* * *

    And now, let's go to the final example:

    Click image for full size

    I should have taken a screenshot at half time stats, but too late now. The relevant information is that at half time we went with 74% possession but only 3 shots, being the bigger club. They had just one. What had happened?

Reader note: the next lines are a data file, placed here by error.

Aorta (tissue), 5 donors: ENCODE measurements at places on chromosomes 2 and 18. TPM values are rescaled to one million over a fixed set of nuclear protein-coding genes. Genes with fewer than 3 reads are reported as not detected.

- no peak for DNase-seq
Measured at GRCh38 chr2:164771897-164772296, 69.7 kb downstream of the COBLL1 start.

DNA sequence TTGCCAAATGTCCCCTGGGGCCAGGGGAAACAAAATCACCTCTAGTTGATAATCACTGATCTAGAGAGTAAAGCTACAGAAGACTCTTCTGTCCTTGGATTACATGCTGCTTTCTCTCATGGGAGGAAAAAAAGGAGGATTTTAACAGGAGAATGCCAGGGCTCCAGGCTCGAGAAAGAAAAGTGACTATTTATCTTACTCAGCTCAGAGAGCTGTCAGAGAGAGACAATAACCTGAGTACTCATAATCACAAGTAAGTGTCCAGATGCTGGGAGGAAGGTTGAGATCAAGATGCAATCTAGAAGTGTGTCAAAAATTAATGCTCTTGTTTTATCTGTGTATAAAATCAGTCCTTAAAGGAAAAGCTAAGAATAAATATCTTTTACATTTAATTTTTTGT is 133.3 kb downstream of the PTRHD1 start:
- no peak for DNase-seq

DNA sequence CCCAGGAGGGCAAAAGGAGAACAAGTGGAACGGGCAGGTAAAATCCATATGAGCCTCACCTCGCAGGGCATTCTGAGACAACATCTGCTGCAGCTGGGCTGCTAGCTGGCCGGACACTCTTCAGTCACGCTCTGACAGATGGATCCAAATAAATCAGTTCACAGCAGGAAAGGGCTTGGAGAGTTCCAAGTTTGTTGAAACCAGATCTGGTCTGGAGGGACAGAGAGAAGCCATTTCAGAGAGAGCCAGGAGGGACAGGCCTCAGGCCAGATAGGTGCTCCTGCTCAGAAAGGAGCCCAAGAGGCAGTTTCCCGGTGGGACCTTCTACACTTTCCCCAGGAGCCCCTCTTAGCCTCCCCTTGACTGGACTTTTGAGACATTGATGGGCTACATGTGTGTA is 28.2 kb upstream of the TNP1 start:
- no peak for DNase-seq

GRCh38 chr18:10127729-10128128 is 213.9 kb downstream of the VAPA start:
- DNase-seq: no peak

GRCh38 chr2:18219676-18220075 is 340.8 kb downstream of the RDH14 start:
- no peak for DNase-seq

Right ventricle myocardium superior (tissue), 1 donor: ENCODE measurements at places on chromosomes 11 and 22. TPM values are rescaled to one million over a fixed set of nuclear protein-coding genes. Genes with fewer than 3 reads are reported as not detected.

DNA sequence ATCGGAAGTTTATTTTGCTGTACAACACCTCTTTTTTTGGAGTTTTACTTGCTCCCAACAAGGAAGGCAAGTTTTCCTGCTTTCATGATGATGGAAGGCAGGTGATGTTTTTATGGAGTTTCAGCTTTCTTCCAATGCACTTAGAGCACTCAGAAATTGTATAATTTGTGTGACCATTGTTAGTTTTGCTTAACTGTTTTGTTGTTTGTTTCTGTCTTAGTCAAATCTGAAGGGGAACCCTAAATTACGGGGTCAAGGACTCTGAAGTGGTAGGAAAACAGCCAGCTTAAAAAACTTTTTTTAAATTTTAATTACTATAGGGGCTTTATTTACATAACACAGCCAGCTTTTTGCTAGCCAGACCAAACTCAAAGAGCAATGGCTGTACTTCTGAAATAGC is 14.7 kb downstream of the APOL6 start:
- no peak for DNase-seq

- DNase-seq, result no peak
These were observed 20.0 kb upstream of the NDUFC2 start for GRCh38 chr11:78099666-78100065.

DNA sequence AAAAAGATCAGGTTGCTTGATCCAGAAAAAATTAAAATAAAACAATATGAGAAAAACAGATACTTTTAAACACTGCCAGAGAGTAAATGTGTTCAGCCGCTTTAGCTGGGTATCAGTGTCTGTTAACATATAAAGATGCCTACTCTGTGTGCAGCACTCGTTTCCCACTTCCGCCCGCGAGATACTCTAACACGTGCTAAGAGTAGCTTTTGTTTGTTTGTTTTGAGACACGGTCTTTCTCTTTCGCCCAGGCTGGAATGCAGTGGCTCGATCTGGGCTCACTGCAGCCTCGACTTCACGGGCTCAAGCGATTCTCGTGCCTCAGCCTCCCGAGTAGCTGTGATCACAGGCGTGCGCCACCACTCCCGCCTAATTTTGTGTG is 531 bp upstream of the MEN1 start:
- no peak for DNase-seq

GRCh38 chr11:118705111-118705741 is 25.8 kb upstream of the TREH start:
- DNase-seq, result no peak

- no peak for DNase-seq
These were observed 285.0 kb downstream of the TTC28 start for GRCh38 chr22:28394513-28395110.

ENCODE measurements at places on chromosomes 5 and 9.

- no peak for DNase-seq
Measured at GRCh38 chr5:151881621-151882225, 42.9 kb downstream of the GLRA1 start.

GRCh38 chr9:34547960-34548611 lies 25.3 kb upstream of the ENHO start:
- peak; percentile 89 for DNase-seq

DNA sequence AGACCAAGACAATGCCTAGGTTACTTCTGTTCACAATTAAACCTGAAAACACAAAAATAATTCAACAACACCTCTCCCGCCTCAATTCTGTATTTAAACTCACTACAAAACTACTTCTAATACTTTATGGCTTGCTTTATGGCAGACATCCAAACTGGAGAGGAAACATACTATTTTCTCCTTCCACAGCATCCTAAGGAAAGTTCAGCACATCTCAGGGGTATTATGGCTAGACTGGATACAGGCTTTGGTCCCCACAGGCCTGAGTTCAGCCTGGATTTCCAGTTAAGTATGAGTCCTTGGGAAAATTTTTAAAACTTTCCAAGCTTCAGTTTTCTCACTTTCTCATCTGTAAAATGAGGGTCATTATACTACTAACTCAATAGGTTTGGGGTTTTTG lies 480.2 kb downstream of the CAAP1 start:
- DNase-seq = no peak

Easy: I had expected Oldham to be tougher than Fleetwood and deploy a defensive tactic. I was right in both, but I went a bit too far into asking for patience, asking my side to work ball into box, keep the ball and this time to harass their players and push higher. In this match, our high possession was product of our work robbing the ball early but also a consequence of the team making the ball dizzy rolling around the field without ever getting to try anything. We weren't getting frustrated, we were just doing nothing. This was a good sign, as it meant Oldham's defense wasn't really making my players itchy to get a shot already.